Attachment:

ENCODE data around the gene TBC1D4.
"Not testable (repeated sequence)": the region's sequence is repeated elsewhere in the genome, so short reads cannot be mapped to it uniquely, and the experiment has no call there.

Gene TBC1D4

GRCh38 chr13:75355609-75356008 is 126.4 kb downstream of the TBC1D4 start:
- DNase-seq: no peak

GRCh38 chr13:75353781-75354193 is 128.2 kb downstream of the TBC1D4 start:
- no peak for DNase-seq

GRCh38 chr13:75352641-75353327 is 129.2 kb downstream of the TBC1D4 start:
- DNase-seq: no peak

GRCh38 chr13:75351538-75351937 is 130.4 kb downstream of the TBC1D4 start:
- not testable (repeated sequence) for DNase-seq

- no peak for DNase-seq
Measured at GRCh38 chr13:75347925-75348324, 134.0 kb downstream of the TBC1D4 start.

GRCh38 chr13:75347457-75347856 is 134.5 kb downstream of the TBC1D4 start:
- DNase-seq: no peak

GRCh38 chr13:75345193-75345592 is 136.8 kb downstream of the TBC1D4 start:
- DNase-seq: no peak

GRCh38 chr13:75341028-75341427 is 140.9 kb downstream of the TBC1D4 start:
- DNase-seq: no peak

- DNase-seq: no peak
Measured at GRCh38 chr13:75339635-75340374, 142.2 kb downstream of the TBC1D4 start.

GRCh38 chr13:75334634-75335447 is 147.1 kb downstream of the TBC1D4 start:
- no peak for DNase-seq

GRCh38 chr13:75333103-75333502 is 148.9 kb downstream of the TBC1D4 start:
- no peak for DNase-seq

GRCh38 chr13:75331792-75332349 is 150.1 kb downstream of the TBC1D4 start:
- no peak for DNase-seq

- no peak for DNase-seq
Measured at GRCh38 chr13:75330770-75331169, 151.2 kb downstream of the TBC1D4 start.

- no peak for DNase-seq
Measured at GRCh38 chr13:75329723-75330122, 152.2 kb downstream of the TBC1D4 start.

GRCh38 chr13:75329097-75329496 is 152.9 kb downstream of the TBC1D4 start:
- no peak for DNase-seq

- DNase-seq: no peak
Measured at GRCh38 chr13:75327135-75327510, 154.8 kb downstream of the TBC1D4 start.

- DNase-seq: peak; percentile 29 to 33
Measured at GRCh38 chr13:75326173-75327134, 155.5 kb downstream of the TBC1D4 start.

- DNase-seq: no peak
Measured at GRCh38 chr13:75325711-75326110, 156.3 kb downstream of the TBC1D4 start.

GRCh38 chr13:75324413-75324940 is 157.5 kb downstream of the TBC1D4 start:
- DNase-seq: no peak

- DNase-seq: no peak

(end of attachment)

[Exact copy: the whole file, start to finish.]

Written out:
ENCODE data around the gene TBC1D4.
"Not testable (repeated sequence)": the region's sequence is repeated elsewhere in the genome, so short reads cannot be mapped to it uniquely, and the experiment has no call there.

Gene TBC1D4

GRCh38 chr13:75355609-75356008 is 126.4 kb downstream of the TBC1D4 start:
- DNase-seq: no peak

GRCh38 chr13:75353781-75354193 is 128.2 kb downstream of the TBC1D4 start:
- no peak for DNase-seq

GRCh38 chr13:75352641-75353327 is 129.2 kb downstream of the TBC1D4 start:
- DNase-seq: no peak

GRCh38 chr13:75351538-75351937 is 130.4 kb downstream of the TBC1D4 start:
- not testable (repeated sequence) for DNase-seq

- no peak for DNase-seq
Measured at GRCh38 chr13:75347925-75348324, 134.0 kb downstream of the TBC1D4 start.

GRCh38 chr13:75347457-75347856 is 134.5 kb downstream of the TBC1D4 start:
- DNase-seq: no peak

GRCh38 chr13:75345193-75345592 is 136.8 kb downstream of the TBC1D4 start:
- DNase-seq: no peak

GRCh38 chr13:75341028-75341427 is 140.9 kb downstream of the TBC1D4 start:
- DNase-seq: no peak

- DNase-seq: no peak
Measured at GRCh38 chr13:75339635-75340374, 142.2 kb downstream of the TBC1D4 start.

GRCh38 chr13:75334634-75335447 is 147.1 kb downstream of the TBC1D4 start:
- no peak for DNase-seq

GRCh38 chr13:75333103-75333502 is 148.9 kb downstream of the TBC1D4 start:
- no peak for DNase-seq

GRCh38 chr13:75331792-75332349 is 150.1 kb downstream of the TBC1D4 start:
- no peak for DNase-seq

- no peak for DNase-seq
Measured at GRCh38 chr13:75330770-75331169, 151.2 kb downstream of the TBC1D4 start.

- no peak for DNase-seq
Measured at GRCh38 chr13:75329723-75330122, 152.2 kb downstream of the TBC1D4 start.

GRCh38 chr13:75329097-75329496 is 152.9 kb downstream of the TBC1D4 start:
- no peak for DNase-seq

- DNase-seq: no peak
Measured at GRCh38 chr13:75327135-75327510, 154.8 kb downstream of the TBC1D4 start.

- DNase-seq: peak; percentile 29 to 33
Measured at GRCh38 chr13:75326173-75327134, 155.5 kb downstream of the TBC1D4 start.

- DNase-seq: no peak
Measured at GRCh38 chr13:75325711-75326110, 156.3 kb downstream of the TBC1D4 start.

GRCh38 chr13:75324413-75324940 is 157.5 kb downstream of the TBC1D4 start:
- DNase-seq: no peak

- DNase-seq: no peak